Advice for Incoming Science Students From a UVic Science Graduate
In June, I received my B.Sc. from UVic in microbiology. It felt surreal and I couldn’t believe how fast time had gone by. I can remember sitting in my first lecture at UVic in September of 2011, and now I was moving on to another adventure.
For this blog post, I thought I would write out a list of tips that I wish someone had given me when I was starting out in UVic’s science program. Some of these tips will be rehashed from a previous blog post I did, along with several new tips. Let’s get started!
Things I Wish Someone Had Told Me In First-Year Sciences
1. There’s no homework in university. You’re given a list of suggested practice problems at the beginning of the term and it’s up to you whether you complete them or not. Hint: DO THEM.
2. You don’t have to go to class! Professors do not take attendance and couldn’t care less whether you attend or not. Overall, I recommend going to class. If your class requires an iClicker, I strongly recommend going to class.
3. It’s much easier to get As in high school than in university. Be prepared to work hard. In first year sciences, one class will often carry the same workload as about three high school classes; however, don’t be scared. They are very manageable as long as you manage your time well.
4. You simply don’t have the time to review every single subject in depth every day. Typically, I would study three subjects in depth (say, chemistry, physics and biology for an hour each, for example) every day. For the other two subjects, I would not study one of them and for the last subject, I would do a quick 10-minute review of a study sheet for the class that I had made the night before while studying that topic in depth.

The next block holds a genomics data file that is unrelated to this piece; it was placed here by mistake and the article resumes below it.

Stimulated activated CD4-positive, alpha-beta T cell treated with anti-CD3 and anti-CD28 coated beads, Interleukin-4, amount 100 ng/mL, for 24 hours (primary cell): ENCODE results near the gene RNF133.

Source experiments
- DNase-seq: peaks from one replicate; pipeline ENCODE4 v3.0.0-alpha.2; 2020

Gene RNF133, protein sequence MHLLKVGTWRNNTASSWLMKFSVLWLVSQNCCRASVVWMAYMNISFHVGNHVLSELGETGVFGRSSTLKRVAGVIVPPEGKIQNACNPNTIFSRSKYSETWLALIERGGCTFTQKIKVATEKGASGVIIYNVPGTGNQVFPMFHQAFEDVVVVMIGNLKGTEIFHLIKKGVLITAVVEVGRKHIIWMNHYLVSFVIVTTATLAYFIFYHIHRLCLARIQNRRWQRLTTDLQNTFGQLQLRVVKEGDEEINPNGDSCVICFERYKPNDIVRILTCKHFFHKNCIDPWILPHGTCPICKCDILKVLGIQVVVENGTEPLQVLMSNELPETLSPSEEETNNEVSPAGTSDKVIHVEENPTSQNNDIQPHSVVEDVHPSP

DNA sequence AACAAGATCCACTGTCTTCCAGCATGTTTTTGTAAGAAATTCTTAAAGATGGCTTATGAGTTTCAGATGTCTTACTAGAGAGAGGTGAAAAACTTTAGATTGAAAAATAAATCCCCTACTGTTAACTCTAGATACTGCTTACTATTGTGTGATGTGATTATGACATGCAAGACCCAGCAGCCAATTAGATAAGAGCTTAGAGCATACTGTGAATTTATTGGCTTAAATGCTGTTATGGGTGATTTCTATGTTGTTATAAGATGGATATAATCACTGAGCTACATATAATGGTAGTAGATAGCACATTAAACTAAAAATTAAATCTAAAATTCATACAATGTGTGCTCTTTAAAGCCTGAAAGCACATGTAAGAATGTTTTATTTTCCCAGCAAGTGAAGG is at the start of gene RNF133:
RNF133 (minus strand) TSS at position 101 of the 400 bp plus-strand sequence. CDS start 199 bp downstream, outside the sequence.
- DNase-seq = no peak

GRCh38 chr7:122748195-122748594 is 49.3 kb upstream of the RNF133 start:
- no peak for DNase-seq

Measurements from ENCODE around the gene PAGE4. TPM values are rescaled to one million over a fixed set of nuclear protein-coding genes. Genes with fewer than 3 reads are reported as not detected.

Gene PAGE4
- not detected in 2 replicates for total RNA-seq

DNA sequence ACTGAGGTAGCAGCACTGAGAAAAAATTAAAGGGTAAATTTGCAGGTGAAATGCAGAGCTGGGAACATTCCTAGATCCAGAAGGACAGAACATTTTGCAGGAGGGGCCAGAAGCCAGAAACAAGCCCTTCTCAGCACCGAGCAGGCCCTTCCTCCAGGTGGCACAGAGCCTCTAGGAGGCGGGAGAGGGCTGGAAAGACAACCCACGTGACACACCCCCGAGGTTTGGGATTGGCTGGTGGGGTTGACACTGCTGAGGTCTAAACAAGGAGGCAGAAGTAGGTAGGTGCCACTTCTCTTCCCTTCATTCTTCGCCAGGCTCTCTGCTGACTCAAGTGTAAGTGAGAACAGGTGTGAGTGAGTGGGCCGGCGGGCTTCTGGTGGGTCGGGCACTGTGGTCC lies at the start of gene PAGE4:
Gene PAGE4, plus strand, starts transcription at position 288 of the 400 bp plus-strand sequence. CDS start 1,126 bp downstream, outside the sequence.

5. Go to every class (even though you’re technically not required to do so). You will be able to catch anything that the professor emphasizes as important and you will be able to have your questions answered.
6. For first year sciences, I put in 2-3 hours of studying per night (not including time spent studying during the day) during the regular school week and approximately 8 hours per day for finals.
7. Set aside time for yourself. You don’t want to work so hard that you burn out.
8. Don’t set aside too much time for yourself. An appropriate amount is 1-2 hours per day. Take an hour to sit back and have dinner and relax and then a minimum of 15 minutes to unwind before you go to bed. Every night, I would watch an episode of a funny TV show before going to bed to help me unwind and clear my thoughts.
9. Go see professors in their office hours as often as possible. They’re there to help clarify any material that you find confusing.
10. Start studying for a midterm at least 3 days before it takes place.